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NetVault Backup Plug-in for SQL Server 12.2 - User Guide

Introducing NetVault Backup Plug-in for SQL Server Planning your SQL Server deployment Installing and removing the plug-in Configuring the plug-in Backing up data
Defining a backup strategy Understanding snapshot-based backups Reviewing the compression features Performing Online VDI backups Performing VSS backups in SQL Server Example of creating a full VDI backup of an AlwaysOn Availability Group on Windows
Restoring data Using the CLI with the plug-in Troubleshooting

Entering logon credentials for all instances on a client

If all instances use the same logon credentials, use this procedure to specify the default credentials. The plug-in also lets you omit the name and password and use the Log on as account information defined for the NetVault Process Manager service.

1
In the Navigation pane, click Create Backup Job, and click Create New next to the Selections list.
3
Double-click Plug‑in for SQL Server.
4
Click the All Instances node, and select Configure from the context menu.
Logon security mode: Based on the Authentication Mode set for the SQL Server Instance, you can specify either a Windows Administrator or a SQL Server Administrator account. To specify a Windows Administrator account, select Windows. For a SQL Server Administrator account, select SQL Server.
IMPORTANT: You can only select SQL Server if the SQL Server Authentication Mode is set to Mixed Mode/SQL Authentication.

If you are using a Linux environment, you must enter the SQL Server Administrative (sa) account credentials. If you do not enter the credentials, the plug-in cannot access SQL Server and backup jobs fail.
Login Details: Depending on the option selected in the Logon security mode section, provide the appropriate account information in this section:
Administrator User Name: Specify either a Local or Domain Windows Administrator user name.
Password: Enter the password associated with the user specified in the preceding field.
Windows Domain: If a Domain Administrator is specified in the Administrator User Name field, enter the name of the domain. You can leave this field blank if a Local Administrator user name is specified.
Login Timeout (Seconds) (0=Timeout disabled): This option specifies how long to wait, in seconds, before an instance returns from an attempt to log in to a SQL Server Instance. By default, the timeout value is set to 30 seconds; however, you can change the value during a network delay for a particular SQL Server Instance. The maximum that you can use is 800 seconds. If the value is set to 0, the option is disabled.
Administrator User Name: Specify a SQL Server user with the sysadmin role. If you are using a Linux environment, enter the name for the sa account. The default name is sa.
Password: Enter the password associated with the user specified in the preceding field. If you are using a Linux environment, enter the password for the sa account.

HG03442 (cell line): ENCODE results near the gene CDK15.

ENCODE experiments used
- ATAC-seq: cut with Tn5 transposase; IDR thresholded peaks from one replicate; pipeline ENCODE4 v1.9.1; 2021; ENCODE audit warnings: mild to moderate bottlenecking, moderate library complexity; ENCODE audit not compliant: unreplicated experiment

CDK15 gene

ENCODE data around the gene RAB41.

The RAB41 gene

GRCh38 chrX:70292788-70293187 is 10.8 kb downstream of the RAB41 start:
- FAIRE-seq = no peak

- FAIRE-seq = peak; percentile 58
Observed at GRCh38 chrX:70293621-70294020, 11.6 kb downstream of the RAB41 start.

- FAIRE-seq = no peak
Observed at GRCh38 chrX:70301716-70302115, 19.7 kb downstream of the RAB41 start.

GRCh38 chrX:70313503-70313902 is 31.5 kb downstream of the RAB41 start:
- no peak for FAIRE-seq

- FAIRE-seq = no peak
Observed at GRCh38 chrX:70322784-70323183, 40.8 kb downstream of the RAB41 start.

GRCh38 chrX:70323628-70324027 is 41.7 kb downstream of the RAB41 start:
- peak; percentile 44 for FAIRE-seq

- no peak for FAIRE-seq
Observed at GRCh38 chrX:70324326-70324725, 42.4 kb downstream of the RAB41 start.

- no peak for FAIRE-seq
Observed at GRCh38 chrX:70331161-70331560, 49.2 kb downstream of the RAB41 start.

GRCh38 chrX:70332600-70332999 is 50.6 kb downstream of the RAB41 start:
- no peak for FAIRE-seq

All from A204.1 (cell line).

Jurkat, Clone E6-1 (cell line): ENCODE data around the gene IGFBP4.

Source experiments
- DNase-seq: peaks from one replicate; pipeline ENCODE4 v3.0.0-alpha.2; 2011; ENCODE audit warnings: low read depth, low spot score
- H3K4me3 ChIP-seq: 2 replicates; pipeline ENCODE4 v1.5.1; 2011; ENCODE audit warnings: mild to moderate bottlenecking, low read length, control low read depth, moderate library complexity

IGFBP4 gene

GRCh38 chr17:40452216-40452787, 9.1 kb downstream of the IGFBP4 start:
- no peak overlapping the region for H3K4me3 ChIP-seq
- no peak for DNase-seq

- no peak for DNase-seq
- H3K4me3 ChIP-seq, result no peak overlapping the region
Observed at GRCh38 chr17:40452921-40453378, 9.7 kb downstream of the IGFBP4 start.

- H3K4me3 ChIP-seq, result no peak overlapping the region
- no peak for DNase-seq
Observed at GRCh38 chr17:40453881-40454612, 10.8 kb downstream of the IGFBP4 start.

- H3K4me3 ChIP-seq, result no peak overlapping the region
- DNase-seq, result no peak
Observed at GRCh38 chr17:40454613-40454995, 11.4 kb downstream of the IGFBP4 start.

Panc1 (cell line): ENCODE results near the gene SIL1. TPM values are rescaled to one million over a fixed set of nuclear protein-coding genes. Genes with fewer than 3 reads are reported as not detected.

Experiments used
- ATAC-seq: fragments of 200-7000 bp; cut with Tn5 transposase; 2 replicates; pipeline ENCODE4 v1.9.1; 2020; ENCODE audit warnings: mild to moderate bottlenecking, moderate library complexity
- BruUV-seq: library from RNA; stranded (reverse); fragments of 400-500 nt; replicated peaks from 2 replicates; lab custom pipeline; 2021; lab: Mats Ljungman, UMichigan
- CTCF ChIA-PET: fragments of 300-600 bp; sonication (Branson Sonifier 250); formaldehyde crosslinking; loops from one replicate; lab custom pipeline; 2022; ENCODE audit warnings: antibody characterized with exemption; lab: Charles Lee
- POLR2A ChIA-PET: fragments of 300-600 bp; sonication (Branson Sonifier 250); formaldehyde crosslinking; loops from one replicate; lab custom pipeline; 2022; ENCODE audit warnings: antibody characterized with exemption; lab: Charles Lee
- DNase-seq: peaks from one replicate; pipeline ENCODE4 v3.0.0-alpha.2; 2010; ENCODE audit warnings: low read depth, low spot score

Login Timeout (Seconds) (0=Timeout disabled): This option specifies how long to wait, in seconds, before an instance returns from an attempt to log in to a SQL Server Instance. By default, the timeout value is set to 30 seconds; however, you can change the value during a network delay for a particular SQL Server Instance. The maximum that you can use is 800 seconds. If the value is set to 0, the option is disabled.

Configuring an instance at the All Instances level on a client

The Add Instance option in the context menu helps you add an instance under the All Instances node. This option is available if the All Instances node is selected. This option is similar to the Configure option; however, this option lets you specify the exact name of a SQL Server Instance.

1
In the Navigation pane, click Create Backup Job, and click Create New next to the Selections list.
3
Double-click Plug‑in for SQL Server.
4
Click the All Instances node, and select Add Instance from the context menu.
Logon security mode: Based on the Authentication Mode set for the SQL Server Instance, you can specify either a Windows Administrator or a SQL Server Administrator account. To specify a Windows Administrator account, select Windows. For a SQL Server Administrator account, select SQL Server.
IMPORTANT: You can only select SQL Server if the SQL Server Authentication Mode is set to Mixed Mode/SQL Authentication.

If you are using a Linux environment, you must enter the SQL Server Administrative (sa) account credentials.
Login Details: Depending on the option selected in the Logon security mode section, provide the appropriate account information in this section:
Administrator User Name: Specify either a Local or Domain Windows Administrator user name.
Password: Enter the password associated with the user specified in the preceding field.